Some Books to Read on the Modern Homosexuality Debate

The Tuesday feature of the Worldly Saints is all about reading. The post is meant to share some of my reflections from the latest book or magazine article or blog post I have or am reading. At times, I may post a book blurb (a wannabe book review) or recommend books to be read by others.


How many non-fiction Christian books are there now on the subject of homosexuality, transgenderism, etc.? About ten years ago, I could count on one hand how many I knew of. Now, due to the cultural debate, there are a plethora of books on this biblical question of whether or not God condones homosexuality. Here is a quick run-down of the books available today and a brief blurb about each one that I have read:

Compassion without CompromiseCompassion without Compromise by Adam T. Barr and Ron Citlau (published by Bethany House Publishers, 2014) – If you are looking for a practical book on engaging with homosexual family members or friends or teaching schools or tolerance of homosexual behavior in the workplace, this is a helpful resource. It does not give help on specific passages of Scripture that others argue will support or forbid homosexuality. Questions asked and answered are as follows: Why did God make sex? How can a bunch of hypocrites cast the first stone? Why is sexual sin different from any other? How can homosexuals trust Christians when they act like a bunch of homophobes? How should my church deal with this issue? Can the gospel transform someone’s sexual orientation? How can we navigate the soon-to-be-everyday issues of living in a gay world? Included in the story is Citlau’s story of going from same-sex attraction to healing.

God and the Gay ChristianGod and the Gay Christian by Matthew Vines (published by Convergent Books, 2014) – This book garnered much controversy last year when it was published, and rightfully so. Vines believes that God allows for homosexual relationships and he seeks to exegete the frequently-referred-to passages to state his case. Questions asked and answered are as follows: Do biblical teachings on the marriage covenant preclude same-sex marriage or not? How should we apply the teachings of Jesus to the gay debate? What does the story of Sodom and Gomorrah really say about human relationships? Can celibacy be a calling when it is mandated, not chosen? What did Paul have in mind when he warned against same-sex relations? Vines also weaves his own story about “coming out” as a gay man and how he was received by the Presbyterian church he attended in my hometown of Wichita, KS.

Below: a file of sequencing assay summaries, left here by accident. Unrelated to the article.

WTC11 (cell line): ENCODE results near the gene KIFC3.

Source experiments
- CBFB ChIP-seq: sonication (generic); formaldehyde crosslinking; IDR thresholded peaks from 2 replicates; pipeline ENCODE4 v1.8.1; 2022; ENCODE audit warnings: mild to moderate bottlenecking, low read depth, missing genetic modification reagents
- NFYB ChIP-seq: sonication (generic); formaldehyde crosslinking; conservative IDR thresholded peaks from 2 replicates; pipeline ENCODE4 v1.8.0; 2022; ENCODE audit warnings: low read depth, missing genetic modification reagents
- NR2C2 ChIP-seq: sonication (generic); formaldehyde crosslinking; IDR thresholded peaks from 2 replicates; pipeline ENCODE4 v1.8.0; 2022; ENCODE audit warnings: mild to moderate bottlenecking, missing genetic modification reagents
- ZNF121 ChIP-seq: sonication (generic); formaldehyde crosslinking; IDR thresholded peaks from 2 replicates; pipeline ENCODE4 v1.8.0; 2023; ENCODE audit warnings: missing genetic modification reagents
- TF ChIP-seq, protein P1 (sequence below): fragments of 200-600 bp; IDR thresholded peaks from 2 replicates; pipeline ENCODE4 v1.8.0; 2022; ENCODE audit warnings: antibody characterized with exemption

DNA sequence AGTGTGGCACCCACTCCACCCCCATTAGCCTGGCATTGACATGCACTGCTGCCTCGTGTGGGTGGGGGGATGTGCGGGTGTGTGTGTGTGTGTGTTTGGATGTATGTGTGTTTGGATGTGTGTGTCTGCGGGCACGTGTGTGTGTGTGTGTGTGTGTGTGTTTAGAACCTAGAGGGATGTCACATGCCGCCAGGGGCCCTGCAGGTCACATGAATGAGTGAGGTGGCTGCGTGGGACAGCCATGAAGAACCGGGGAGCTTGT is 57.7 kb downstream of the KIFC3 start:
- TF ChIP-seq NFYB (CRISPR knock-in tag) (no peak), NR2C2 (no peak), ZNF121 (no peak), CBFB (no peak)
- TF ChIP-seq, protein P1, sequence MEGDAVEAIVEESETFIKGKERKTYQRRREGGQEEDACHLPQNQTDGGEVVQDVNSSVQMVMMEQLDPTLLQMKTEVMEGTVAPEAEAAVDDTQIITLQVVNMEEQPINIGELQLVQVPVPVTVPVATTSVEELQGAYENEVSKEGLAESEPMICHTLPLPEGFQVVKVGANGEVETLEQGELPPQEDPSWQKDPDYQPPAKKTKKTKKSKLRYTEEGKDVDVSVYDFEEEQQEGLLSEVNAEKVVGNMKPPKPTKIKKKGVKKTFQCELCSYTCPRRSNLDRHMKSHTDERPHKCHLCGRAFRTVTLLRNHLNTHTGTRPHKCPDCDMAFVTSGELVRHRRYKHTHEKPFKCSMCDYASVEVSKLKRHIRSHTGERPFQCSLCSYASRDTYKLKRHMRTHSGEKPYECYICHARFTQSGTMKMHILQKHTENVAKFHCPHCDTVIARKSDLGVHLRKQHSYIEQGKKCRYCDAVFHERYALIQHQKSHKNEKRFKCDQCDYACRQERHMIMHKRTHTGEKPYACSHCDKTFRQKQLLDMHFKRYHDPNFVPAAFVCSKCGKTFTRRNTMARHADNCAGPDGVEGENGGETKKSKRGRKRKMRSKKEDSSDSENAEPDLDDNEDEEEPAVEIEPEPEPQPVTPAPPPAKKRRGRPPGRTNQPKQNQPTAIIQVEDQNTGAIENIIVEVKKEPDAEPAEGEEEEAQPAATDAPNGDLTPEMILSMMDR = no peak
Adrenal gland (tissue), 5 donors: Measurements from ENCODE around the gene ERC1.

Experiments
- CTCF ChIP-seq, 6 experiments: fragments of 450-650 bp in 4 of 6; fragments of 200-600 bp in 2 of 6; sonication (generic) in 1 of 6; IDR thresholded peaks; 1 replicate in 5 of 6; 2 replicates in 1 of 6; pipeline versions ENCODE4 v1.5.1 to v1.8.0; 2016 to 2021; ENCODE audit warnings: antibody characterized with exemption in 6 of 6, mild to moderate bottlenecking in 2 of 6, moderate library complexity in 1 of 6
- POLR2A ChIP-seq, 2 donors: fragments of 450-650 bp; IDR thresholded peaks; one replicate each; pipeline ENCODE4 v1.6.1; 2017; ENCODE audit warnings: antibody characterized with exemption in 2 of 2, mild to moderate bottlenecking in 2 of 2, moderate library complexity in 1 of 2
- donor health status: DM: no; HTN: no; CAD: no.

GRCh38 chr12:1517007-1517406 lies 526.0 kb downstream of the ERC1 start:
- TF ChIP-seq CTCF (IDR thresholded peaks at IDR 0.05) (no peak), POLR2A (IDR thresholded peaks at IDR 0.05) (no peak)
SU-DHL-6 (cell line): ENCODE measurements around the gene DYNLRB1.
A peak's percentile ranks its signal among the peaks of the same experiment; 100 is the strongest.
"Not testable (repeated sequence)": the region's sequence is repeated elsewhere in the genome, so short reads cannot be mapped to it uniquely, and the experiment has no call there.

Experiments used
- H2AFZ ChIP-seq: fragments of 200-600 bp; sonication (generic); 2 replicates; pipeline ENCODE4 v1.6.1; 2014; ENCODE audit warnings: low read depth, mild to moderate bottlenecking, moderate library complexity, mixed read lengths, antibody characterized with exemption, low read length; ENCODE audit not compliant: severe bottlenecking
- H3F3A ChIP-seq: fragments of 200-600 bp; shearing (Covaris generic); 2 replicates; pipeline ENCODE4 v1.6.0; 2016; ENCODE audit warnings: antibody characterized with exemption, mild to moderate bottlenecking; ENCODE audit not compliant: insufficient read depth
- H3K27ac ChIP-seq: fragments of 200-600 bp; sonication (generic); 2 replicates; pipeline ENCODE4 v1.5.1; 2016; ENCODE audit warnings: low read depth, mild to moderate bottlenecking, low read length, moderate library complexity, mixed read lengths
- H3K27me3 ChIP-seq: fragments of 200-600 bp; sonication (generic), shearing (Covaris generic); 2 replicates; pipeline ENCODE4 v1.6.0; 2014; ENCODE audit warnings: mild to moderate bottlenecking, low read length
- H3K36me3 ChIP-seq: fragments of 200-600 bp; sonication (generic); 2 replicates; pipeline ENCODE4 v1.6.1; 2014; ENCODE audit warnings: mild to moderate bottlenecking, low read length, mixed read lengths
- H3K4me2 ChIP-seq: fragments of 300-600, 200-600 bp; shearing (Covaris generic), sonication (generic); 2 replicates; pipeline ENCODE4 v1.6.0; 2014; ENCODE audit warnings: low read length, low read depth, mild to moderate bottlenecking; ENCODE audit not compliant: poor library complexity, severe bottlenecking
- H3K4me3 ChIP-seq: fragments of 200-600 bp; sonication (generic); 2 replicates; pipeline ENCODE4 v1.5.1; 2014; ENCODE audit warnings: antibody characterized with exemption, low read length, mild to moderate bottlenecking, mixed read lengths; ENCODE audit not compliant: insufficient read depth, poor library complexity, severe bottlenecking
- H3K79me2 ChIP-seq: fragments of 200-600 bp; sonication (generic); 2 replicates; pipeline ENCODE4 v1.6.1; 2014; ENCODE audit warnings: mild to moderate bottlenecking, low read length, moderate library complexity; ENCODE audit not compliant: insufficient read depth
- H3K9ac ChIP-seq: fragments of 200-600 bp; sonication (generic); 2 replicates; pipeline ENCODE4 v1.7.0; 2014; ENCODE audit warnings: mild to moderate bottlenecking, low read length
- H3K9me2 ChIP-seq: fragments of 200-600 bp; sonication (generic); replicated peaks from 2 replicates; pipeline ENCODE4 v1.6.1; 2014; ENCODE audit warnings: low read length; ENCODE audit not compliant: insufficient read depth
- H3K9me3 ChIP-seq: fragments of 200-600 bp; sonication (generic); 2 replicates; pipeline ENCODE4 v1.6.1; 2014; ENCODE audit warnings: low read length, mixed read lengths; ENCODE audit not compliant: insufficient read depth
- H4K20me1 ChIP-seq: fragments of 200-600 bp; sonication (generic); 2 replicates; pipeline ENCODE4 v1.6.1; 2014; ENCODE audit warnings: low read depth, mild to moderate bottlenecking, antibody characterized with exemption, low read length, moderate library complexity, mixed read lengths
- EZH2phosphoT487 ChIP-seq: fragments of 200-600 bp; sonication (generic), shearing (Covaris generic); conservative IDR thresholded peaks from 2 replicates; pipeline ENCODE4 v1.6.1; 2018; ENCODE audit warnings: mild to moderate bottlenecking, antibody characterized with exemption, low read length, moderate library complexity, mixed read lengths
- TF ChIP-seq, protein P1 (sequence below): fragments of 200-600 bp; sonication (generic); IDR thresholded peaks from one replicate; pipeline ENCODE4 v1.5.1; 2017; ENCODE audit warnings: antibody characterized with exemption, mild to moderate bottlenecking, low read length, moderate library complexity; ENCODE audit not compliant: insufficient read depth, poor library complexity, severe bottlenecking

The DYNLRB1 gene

Is God anti-gayIs God Anti-gay? By Sam Allberry (published by The Good Book Company, 2014) – This book is a primer on both the practical questions about the current debate and it also addresses the key passages mentioning homosexuality. While the author condemns homosexuality, he does leave room for Christians to struggle with same-sex attraction for the duration of their lives. There are a plethora of other questions that the author asks and answers in this book: Surely a same-sex partnership is OK if it’s committed and faithful? But Jesus never mentioned homosexuality, so how can it be wrong? Aren’t we just picking and choosing which Old Testament laws apply? Can’t Christians just agree to differ on this? What should I do if a Christians comes out to me? Can God change our sexual desires? Can we really expect unmarried Christians with same-sex attraction to remain single?

What Does the Bible Say HomosexualityWhat Does the Bible Really Teach About Homosexuality? By Kevin DeYoung – I am currently reading this book, which has received the “most praise” from those who support the view that God forbids homosexual behavior. In the book, DeYoung gives an explanation on this view from the five most common Scriptural battlegrounds: Genesis 1-2; 19; Leviticus 18; 20; Romans 1; I Corinthians 6; I Timothy 1. He also answers some of the most common objections from those who differ in their view that DeYoung takes – “The Bible hardly ever mentions homosexuality,” “Not that kind of homosexuality,” “What about gluttony and divorce?”, “The church is supposed to be a place for broken people,” “You’re on the wrong side of history,” “It’s not fair,” “The God I worship is a God of love.”


Leave a Reply

Fill in your details below or click an icon to log in: Logo

You are commenting using your account. Log Out /  Change )

Google+ photo

You are commenting using your Google+ account. Log Out /  Change )

Twitter picture

You are commenting using your Twitter account. Log Out /  Change )

Facebook photo

You are commenting using your Facebook account. Log Out /  Change )


Connecting to %s